237 Phase and Stress Analysis of a New Glass/Zirconia/Glass Restorative Material

Thursday, March 22, 2012: 2 p.m. - 3:15 p.m.
Presentation Type: Poster Session
L. REN, Department of Biomaterials and Biomimetics, Room 802, New York University College of Dentistry, New York, NY, C. HU, Department of Chemistry, New York University, New York, NY, and Y. ZHANG, Biomaterials & Biomimetics, New York University, New York, NY
Objective: Recent studies demonstrate that a graded glass/zirconia/glass (GZG) structure exhibits improved flexural damage resistance relative to monolithic zirconia. The objective of this study is to elucidate weather the strengthening effect is due to a surface compressive stress developed from the glass infiltration process and/or zirconia tetragonal-to-monoclinic phase transformation.

Method: GZG plates (12x12x1.5 mm) and crowns (anatomically-correct, average thick 1.5 mm) were prepared by infiltrating heat-treated monolithic zirconia plates and crowns (1350°C for 1h) with an in-house prepared glass at 1450°C for 2 h. Specimens were sectioned across the graded layers; microstructures were revealed by SEM. Using micro-level beam size X-ray, with a step size of 50μm, a series of diffraction patterns from the outer surface glass layer, through graded glass/zirconia zone to bulk zirconia were obtained. The Sin2Ψ technique was employed to analyze the residual stresses at the surface of graded layers and the interior zirconia core.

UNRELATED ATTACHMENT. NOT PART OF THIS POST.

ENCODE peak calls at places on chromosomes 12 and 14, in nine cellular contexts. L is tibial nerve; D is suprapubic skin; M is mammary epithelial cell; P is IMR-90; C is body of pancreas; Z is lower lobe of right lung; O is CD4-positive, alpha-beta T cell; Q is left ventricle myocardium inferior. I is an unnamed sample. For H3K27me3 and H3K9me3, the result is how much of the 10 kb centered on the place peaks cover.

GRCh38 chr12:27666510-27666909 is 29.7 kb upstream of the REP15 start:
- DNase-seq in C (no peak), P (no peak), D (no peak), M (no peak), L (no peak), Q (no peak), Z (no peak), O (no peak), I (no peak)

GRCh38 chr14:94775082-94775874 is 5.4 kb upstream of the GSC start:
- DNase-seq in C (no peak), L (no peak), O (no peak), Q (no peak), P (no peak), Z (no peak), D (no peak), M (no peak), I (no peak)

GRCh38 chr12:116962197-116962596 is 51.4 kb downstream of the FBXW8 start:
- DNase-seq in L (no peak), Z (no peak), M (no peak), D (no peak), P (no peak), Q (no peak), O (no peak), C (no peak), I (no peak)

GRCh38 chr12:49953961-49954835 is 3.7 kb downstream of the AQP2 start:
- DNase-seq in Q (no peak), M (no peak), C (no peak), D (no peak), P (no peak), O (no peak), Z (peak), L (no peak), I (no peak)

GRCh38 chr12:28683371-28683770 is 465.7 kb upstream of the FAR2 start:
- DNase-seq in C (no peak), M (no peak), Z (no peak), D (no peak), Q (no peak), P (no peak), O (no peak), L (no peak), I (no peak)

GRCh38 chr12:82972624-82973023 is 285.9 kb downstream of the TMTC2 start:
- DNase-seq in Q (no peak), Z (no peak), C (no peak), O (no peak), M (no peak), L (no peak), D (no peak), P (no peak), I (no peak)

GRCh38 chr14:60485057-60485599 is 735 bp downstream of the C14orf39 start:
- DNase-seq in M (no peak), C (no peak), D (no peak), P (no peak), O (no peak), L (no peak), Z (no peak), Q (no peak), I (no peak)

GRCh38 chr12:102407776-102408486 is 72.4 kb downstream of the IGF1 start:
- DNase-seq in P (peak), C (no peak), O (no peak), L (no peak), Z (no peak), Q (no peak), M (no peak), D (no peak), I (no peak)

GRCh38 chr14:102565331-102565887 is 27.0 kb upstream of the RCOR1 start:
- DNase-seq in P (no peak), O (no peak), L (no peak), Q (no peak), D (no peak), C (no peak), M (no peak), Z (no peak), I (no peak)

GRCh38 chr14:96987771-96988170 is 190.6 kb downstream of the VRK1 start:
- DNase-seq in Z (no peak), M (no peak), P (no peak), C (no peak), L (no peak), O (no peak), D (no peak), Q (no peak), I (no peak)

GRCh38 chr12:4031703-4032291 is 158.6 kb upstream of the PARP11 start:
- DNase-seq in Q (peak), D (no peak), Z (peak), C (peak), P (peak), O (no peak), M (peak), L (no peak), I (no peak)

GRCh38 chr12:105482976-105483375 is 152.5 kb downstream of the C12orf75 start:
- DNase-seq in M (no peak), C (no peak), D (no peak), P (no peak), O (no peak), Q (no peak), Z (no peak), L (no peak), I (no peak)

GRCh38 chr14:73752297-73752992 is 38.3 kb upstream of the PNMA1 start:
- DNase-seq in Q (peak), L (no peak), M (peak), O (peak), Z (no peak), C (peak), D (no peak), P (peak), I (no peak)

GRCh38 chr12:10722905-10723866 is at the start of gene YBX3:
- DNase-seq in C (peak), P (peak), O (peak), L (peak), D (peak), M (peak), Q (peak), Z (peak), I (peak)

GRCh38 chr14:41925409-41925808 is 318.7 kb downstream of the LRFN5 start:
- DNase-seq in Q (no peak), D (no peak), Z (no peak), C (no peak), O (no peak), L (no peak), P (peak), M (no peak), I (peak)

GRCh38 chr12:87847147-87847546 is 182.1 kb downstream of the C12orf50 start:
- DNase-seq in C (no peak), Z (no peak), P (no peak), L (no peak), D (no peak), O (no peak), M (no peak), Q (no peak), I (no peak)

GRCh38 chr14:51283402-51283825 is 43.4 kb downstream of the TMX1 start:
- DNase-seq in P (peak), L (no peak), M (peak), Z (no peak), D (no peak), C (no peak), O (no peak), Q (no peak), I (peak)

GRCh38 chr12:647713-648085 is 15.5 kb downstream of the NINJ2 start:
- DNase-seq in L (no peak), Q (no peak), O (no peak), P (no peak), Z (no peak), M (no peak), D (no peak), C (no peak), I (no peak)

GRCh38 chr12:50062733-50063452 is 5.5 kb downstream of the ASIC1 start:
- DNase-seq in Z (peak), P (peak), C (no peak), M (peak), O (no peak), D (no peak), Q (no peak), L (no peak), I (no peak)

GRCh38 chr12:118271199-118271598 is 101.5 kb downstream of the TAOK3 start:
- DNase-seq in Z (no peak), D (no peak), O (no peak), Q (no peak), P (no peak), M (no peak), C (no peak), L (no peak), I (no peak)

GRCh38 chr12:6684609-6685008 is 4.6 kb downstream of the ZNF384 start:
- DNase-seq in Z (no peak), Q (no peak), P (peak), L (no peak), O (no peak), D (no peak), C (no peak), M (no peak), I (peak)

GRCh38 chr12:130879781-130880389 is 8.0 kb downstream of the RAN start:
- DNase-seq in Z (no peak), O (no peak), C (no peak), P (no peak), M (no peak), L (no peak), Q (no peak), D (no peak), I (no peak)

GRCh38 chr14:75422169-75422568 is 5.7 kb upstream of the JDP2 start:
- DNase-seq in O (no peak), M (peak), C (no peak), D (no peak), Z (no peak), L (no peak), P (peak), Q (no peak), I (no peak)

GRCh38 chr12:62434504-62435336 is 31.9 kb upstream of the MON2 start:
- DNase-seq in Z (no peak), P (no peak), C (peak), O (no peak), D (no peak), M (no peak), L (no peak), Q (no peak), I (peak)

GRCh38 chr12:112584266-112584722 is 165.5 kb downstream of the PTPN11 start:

Result: There is no detectable monoclinic zirconia phase present in GZG plates and crowns. The main diffraction peak at 2θ = 28.1º indexed by tetragonal phase increased first and remained constant in intensity while the micro X-ray irradiated consecutively from the outer glass layer, through the graded glass/zirconia zone to the bulk zirconia.  Micro x-ray analysis revealed that the glass-infiltration depth in these zirconias was ~150–200µm, consistent with SEM observations. Residual stresses at the graded glass/zirconia surface and at the center of the zirconia core were approximately 25MPa (tension) and -33MPa (compression), respectively.

Conclusion: Neither tetragonal-to-monoclinic phase transformation nor significant residual stresses have been found in GZG plates and crowns. Our results suggest that the strengthening effect from surface grading is not due to the surface compressive residual stress; it may be due to the elastic modulus gradients at the surface. Supported by NIH/NIDCR-R01DE017925 and NSF/CMMI-0758530.

This abstract is based on research that was funded entirely or partially by an outside source: NIH/NIDCR-R01DE017925 and NSF/CMMI-0758530

Keywords: Biomaterials, Composites, Dental materials, Stress and Structure